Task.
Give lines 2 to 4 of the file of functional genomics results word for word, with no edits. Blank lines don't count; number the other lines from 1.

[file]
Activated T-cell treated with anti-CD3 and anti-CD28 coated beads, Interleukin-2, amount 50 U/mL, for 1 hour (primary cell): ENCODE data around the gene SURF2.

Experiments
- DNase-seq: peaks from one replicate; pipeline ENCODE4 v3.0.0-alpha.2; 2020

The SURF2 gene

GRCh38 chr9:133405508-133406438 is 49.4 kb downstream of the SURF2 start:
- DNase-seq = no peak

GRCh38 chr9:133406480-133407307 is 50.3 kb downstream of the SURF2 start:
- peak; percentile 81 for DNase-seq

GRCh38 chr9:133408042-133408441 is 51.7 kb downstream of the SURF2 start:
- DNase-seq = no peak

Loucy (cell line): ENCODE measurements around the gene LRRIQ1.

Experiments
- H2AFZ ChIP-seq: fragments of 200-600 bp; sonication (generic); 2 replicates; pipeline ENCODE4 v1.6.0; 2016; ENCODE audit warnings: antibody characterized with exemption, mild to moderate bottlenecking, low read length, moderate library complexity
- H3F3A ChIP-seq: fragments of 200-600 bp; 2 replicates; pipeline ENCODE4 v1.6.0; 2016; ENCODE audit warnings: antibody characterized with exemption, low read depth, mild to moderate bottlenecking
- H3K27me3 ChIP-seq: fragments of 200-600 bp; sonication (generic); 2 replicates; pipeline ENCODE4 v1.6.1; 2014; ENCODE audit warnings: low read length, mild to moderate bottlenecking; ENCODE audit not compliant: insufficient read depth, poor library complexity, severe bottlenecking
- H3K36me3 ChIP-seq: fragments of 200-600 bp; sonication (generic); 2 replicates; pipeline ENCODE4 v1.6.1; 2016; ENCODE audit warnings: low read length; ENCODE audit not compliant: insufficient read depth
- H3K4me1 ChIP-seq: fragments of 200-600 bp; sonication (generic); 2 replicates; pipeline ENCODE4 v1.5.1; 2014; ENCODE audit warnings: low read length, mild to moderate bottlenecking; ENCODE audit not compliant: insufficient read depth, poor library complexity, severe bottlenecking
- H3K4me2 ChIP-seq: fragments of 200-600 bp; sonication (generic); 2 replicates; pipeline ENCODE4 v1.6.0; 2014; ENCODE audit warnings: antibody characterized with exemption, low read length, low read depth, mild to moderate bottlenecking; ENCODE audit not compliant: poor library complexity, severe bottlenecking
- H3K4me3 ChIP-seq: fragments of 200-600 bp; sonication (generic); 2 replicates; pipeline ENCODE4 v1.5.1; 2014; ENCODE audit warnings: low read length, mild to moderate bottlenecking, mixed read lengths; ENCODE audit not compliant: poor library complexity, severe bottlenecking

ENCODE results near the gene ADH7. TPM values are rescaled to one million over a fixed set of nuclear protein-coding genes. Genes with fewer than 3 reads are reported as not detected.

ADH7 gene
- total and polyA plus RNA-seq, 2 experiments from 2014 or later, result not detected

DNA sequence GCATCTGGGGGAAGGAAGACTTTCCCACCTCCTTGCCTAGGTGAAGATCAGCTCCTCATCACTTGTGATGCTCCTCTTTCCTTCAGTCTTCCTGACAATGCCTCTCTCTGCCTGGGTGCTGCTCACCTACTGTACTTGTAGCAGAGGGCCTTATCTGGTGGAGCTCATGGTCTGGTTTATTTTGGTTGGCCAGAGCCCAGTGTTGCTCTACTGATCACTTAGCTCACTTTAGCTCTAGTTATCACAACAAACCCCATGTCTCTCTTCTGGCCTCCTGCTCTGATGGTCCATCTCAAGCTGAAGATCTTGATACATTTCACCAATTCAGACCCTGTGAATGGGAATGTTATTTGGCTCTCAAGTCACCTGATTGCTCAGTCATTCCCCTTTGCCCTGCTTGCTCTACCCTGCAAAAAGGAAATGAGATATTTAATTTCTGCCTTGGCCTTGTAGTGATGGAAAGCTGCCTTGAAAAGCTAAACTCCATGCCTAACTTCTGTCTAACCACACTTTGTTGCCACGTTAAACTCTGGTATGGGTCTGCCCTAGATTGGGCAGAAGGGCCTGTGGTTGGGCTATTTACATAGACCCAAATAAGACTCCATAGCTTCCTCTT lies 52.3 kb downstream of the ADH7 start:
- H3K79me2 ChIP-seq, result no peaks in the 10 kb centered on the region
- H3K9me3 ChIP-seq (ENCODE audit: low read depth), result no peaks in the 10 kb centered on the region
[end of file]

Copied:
Experiments
- DNase-seq: peaks from one replicate; pipeline ENCODE4 v3.0.0-alpha.2; 2020

The SURF2 gene